The one obstacle American women don’t face is winning elections. “When women run, they win at about the same rate as men,” says Walsh. That helps to explain why organizations like CAWP concentrate, first and foremost, on recruiting women candidates to make those runs. And because 2012, like 1992, is both a year of redistricting and a presidential election year (virtually guaranteeing a higher-than-normal voter turnout), it’s become the focus of a number of national efforts, including CAWP’s 2012 Project. The brainchild of Mary Hughes, a political strategist based in California, the project aims to encourage women who haven’t been active in politics to run for office, particularly those at an age (45 or older) when they’re likely to have fewer family responsibilities. CAWP’s research has shown that women generally pursue elective office because they feel passionate about a particular issue (unlike men, who tend to run in order to further a political career). So the 2012 Project has reached out to women from a range of occupations, many previously underrepresented in government, like engineering, education, and nursing. The project’s faculty of former officeholders have spoken with women around the country to inspire them to run and put them in touch with essential resources like She-PAC and Emily’s List, political action committees dedicated to supporting female candidates.

Another, similar resource is CAWP’s Ready to Run, a nonpartisan program founded more than a decade ago and inspired by research, says Walsh, that showed that “women are more likely than men to participate in some kind of campaign training.” The program prepares women in New Jersey to campaign in the state, with a curriculum covering the essentials of the run, from fundraising to navigating party structure. Over a quarter of the program’s 1,500-plus alumnae have run for office, and 70 percent of those have won their campaigns. Proof of Ready to Run’s effectiveness: when it was launched in 1998, New Jersey ranked 39th in the nation for women serving in the state legislature; in 2012, it ranked 10th. And CAWP is helping other states, 13 of them thus far, replicate the program.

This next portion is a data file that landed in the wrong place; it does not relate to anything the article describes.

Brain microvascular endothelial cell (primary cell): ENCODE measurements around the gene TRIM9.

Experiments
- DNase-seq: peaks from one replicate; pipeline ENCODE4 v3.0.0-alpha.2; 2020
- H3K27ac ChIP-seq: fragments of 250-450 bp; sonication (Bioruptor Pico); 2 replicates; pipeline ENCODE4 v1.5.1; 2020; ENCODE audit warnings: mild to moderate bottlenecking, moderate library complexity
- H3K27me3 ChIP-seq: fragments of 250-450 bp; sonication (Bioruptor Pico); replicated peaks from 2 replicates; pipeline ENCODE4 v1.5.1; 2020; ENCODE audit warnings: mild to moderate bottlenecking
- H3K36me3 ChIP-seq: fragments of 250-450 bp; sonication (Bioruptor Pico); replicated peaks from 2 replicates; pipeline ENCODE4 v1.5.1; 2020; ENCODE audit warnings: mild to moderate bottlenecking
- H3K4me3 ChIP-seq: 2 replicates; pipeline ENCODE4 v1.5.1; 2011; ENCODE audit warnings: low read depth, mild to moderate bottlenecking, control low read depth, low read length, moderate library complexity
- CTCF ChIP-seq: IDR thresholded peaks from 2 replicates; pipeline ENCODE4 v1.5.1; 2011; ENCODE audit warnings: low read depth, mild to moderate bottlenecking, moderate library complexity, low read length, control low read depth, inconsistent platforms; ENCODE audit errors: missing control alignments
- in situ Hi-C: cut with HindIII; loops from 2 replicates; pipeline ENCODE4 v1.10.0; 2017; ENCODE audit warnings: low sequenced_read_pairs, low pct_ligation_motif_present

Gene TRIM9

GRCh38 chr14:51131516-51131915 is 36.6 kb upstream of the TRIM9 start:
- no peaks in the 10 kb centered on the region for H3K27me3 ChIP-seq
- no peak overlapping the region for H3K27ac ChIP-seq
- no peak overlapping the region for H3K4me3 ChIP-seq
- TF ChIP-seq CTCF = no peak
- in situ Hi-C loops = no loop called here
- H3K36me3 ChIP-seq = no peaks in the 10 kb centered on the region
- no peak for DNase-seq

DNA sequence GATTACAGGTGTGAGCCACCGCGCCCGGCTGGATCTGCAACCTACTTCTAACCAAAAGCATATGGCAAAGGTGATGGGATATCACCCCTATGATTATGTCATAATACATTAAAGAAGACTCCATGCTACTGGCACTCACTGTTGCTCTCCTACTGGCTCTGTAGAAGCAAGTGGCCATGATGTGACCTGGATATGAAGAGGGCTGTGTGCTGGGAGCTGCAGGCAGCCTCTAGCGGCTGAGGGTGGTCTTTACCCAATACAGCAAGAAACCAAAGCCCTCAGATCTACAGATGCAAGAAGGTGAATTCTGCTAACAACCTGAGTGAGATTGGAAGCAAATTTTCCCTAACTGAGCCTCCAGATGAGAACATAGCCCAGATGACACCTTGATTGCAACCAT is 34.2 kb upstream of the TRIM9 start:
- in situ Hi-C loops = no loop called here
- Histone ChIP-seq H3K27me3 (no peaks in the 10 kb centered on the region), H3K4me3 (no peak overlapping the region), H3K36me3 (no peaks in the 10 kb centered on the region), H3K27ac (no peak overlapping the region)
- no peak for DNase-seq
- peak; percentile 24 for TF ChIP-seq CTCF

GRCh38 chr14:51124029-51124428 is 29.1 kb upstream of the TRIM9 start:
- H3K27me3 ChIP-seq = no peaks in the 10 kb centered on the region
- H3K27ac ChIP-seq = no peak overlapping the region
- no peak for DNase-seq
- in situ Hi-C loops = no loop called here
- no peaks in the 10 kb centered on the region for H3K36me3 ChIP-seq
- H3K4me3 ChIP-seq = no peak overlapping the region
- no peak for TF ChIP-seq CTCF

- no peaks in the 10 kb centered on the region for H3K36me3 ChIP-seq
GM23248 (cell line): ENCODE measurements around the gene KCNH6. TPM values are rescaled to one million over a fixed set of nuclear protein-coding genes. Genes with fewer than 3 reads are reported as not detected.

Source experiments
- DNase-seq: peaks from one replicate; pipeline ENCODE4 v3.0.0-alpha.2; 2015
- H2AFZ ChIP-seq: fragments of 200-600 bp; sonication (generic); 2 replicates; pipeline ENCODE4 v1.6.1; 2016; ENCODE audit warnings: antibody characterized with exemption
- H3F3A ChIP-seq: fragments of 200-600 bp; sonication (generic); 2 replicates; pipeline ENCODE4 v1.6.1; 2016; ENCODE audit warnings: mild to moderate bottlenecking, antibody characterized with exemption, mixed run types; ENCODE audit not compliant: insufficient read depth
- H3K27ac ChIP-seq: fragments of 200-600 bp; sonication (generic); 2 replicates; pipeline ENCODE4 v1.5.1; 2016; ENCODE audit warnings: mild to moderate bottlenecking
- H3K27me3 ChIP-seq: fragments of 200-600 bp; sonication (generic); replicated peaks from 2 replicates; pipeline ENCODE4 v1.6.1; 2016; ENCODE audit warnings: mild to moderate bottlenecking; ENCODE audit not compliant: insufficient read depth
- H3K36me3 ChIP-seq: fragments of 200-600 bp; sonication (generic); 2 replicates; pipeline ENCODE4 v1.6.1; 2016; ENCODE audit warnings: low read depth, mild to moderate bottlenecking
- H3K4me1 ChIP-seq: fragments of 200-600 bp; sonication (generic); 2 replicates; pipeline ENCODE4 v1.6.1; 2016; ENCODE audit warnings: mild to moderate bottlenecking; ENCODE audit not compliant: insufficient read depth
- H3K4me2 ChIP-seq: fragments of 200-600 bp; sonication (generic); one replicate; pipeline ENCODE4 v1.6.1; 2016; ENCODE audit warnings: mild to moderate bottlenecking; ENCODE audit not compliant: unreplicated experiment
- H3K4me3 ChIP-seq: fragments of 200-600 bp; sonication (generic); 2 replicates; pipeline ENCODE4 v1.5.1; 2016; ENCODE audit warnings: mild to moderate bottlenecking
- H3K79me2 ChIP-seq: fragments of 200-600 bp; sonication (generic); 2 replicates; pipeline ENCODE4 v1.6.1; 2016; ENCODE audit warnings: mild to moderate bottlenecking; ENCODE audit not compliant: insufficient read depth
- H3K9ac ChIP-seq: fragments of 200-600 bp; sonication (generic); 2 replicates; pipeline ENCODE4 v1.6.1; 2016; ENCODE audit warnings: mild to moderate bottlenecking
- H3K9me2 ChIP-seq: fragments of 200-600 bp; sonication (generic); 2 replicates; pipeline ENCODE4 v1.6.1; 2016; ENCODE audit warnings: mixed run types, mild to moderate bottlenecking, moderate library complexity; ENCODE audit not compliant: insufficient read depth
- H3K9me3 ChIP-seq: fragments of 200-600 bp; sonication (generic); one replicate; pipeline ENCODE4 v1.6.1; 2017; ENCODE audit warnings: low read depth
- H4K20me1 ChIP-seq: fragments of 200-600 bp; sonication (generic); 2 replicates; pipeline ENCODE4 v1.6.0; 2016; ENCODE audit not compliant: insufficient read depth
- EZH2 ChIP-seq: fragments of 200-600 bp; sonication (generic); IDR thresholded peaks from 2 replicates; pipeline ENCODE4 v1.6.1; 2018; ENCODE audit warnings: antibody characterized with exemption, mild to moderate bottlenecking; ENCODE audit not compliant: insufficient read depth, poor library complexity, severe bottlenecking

In the long run, though, programs that train women how to campaign may be less important than efforts to convince young women that campaigning is a woman’s game—and no one is more aware of that than women already in power. “We have to bring up with us females at all levels of government, whether we’re mentoring someone on a local council or a recent college grad stuffing envelopes at headquarters,” says Casagrande. “We can’t underestimate the importance of making young women understand that they’re worth it, and that they should ask for it.”